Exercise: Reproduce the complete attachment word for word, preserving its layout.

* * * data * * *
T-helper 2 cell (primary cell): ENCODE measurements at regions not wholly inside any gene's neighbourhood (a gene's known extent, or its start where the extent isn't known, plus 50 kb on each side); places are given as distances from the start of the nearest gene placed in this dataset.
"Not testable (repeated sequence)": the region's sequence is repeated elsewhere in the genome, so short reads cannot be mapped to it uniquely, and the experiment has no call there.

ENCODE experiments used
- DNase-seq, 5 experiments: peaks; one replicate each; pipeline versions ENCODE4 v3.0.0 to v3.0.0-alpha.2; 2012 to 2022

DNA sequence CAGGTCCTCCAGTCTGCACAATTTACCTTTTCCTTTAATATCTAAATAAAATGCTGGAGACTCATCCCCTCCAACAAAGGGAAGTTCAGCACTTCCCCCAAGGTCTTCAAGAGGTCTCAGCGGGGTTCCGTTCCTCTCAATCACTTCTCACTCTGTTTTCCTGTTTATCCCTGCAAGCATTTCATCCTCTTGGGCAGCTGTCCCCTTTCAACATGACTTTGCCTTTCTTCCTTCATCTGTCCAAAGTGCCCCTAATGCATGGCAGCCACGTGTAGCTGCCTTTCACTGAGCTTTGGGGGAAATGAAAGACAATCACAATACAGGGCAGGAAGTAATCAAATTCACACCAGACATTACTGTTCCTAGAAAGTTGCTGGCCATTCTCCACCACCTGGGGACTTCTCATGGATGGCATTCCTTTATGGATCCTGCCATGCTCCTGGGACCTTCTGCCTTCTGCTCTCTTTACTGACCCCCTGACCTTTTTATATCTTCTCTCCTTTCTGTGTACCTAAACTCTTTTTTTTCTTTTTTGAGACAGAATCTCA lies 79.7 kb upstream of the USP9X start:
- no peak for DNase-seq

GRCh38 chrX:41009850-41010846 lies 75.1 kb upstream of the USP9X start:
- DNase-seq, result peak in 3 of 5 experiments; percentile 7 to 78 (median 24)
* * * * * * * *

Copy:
T-helper 2 cell (primary cell): ENCODE measurements at regions not wholly inside any gene's neighbourhood (a gene's known extent, or its start where the extent isn't known, plus 50 kb on each side); places are given as distances from the start of the nearest gene placed in this dataset.
"Not testable (repeated sequence)": the region's sequence is repeated elsewhere in the genome, so short reads cannot be mapped to it uniquely, and the experiment has no call there.

ENCODE experiments used
- DNase-seq, 5 experiments: peaks; one replicate each; pipeline versions ENCODE4 v3.0.0 to v3.0.0-alpha.2; 2012 to 2022

DNA sequence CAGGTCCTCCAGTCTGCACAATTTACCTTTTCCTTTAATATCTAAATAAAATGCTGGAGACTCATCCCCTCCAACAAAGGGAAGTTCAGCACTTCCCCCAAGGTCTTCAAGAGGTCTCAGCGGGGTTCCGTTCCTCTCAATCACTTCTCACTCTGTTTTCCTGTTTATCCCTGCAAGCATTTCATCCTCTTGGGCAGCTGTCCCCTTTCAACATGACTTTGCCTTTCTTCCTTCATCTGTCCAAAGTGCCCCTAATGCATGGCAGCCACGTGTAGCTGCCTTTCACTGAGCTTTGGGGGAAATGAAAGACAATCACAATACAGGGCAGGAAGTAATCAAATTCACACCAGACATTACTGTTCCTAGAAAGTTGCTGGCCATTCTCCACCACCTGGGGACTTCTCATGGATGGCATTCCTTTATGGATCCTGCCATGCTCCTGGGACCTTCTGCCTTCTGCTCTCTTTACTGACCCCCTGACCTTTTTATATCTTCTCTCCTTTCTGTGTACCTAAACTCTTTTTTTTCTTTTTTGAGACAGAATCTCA lies 79.7 kb upstream of the USP9X start:
- no peak for DNase-seq

GRCh38 chrX:41009850-41010846 lies 75.1 kb upstream of the USP9X start:
- DNase-seq, result peak in 3 of 5 experiments; percentile 7 to 78 (median 24)